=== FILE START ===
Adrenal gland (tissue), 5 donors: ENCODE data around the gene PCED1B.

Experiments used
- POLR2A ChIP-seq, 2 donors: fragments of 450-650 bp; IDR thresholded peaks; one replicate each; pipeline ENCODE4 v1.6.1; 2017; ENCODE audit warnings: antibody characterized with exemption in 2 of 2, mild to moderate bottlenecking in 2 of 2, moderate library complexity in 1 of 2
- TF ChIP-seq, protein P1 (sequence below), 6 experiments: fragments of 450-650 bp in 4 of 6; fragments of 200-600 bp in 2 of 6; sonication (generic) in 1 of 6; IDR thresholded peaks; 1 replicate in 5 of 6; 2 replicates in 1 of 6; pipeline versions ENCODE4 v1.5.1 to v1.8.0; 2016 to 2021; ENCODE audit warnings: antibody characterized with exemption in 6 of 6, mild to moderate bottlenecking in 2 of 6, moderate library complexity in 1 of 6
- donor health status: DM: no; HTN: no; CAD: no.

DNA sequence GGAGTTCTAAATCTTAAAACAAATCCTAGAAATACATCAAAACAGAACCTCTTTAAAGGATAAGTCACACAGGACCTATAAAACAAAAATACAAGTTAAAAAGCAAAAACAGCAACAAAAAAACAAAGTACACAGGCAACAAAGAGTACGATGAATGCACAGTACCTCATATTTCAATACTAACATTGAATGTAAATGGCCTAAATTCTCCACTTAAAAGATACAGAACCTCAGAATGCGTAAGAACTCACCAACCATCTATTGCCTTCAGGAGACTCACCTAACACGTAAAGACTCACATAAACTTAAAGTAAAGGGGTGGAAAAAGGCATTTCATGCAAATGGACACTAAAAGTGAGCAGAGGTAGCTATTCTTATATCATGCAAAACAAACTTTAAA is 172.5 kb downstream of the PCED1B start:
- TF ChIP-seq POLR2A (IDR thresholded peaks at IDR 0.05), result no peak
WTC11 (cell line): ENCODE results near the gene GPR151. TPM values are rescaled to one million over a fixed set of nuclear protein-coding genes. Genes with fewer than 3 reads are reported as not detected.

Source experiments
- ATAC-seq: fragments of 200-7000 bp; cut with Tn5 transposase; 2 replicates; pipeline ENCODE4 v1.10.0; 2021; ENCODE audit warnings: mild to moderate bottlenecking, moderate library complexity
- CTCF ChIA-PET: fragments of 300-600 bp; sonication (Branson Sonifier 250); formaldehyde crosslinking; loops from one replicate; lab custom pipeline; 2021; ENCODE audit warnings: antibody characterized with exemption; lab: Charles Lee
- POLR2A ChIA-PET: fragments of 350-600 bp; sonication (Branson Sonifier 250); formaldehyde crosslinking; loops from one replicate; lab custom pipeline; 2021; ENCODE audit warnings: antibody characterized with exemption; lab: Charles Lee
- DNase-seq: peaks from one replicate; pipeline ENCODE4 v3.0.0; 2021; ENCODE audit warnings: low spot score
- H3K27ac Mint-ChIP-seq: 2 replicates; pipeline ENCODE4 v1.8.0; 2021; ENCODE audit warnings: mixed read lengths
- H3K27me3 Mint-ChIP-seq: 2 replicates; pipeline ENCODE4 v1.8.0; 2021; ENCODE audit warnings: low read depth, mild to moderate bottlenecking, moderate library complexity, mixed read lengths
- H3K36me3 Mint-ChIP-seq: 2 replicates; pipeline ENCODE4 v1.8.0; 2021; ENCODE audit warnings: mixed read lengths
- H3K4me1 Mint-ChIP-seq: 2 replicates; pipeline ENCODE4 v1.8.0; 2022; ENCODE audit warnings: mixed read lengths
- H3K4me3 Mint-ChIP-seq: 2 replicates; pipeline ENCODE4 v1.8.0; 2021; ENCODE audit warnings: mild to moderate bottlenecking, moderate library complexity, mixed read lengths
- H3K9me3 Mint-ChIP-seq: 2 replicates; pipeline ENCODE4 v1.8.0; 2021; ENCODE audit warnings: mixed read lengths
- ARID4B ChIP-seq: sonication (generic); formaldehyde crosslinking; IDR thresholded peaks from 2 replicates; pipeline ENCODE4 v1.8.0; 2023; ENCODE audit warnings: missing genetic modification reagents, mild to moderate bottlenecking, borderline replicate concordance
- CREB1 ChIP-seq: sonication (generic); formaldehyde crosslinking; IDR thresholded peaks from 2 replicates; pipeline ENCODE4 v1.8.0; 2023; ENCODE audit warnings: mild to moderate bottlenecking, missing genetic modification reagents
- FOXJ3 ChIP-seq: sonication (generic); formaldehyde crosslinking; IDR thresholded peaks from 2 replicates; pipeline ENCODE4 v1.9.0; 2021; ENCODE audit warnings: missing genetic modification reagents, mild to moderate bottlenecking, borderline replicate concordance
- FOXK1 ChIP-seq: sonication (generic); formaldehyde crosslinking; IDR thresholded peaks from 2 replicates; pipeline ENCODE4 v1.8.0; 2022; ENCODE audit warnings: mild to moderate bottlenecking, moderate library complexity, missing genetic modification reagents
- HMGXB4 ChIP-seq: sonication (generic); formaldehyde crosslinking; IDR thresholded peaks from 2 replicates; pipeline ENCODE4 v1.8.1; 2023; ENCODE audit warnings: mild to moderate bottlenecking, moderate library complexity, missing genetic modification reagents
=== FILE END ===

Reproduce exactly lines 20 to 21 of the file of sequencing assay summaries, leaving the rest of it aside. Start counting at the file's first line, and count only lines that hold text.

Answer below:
- ARID4B ChIP-seq: sonication (generic); formaldehyde crosslinking; IDR thresholded peaks from 2 replicates; pipeline ENCODE4 v1.8.0; 2023; ENCODE audit warnings: missing genetic modification reagents, mild to moderate bottlenecking, borderline replicate concordance
- CREB1 ChIP-seq: sonication (generic); formaldehyde crosslinking; IDR thresholded peaks from 2 replicates; pipeline ENCODE4 v1.8.0; 2023; ENCODE audit warnings: mild to moderate bottlenecking, missing genetic modification reagents